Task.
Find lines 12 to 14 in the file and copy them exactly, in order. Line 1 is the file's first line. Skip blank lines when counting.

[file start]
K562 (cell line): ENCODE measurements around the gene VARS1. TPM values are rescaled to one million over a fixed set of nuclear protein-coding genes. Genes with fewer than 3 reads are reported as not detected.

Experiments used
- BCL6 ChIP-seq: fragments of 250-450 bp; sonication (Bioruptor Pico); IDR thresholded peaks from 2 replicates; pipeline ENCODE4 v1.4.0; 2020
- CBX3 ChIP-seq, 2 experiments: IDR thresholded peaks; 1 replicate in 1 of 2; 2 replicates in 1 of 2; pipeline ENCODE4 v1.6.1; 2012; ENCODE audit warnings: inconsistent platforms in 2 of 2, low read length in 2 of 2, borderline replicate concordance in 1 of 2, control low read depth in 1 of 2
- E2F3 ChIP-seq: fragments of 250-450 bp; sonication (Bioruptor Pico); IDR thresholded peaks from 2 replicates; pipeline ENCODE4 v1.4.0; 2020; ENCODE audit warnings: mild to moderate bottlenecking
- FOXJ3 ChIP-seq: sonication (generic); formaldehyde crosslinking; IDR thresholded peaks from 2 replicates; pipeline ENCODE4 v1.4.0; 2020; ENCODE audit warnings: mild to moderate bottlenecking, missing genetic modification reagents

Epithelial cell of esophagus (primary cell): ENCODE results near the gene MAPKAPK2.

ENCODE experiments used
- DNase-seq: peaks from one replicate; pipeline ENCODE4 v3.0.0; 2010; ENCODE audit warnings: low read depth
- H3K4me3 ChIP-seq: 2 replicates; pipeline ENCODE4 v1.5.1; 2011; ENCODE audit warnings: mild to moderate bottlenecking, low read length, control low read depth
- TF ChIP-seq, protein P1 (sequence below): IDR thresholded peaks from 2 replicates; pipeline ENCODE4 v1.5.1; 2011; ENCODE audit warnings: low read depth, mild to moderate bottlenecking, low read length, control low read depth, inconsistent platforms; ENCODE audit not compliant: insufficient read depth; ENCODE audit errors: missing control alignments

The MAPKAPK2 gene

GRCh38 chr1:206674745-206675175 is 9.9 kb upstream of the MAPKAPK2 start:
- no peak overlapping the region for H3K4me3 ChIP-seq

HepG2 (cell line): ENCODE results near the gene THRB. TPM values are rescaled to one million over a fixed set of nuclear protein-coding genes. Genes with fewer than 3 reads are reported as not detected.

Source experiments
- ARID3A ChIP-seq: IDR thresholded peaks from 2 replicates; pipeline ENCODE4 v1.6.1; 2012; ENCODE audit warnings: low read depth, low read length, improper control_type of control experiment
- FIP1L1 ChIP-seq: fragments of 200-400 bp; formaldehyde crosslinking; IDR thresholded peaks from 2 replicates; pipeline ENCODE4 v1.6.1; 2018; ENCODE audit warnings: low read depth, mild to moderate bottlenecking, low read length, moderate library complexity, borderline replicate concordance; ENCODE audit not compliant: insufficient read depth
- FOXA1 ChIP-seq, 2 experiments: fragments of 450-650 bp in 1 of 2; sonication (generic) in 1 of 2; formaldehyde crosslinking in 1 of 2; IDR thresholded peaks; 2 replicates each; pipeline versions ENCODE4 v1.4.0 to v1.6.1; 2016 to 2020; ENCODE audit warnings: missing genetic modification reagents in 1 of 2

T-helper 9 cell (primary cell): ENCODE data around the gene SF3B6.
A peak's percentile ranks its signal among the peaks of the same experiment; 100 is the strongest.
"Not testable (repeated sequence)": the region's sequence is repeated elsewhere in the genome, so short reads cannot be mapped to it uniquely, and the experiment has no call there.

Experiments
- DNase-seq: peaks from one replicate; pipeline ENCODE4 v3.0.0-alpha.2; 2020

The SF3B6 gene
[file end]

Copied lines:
The MAPKAPK2 gene

GRCh38 chr1:206674745-206675175 is 9.9 kb upstream of the MAPKAPK2 start:
- no peak overlapping the region for H3K4me3 ChIP-seq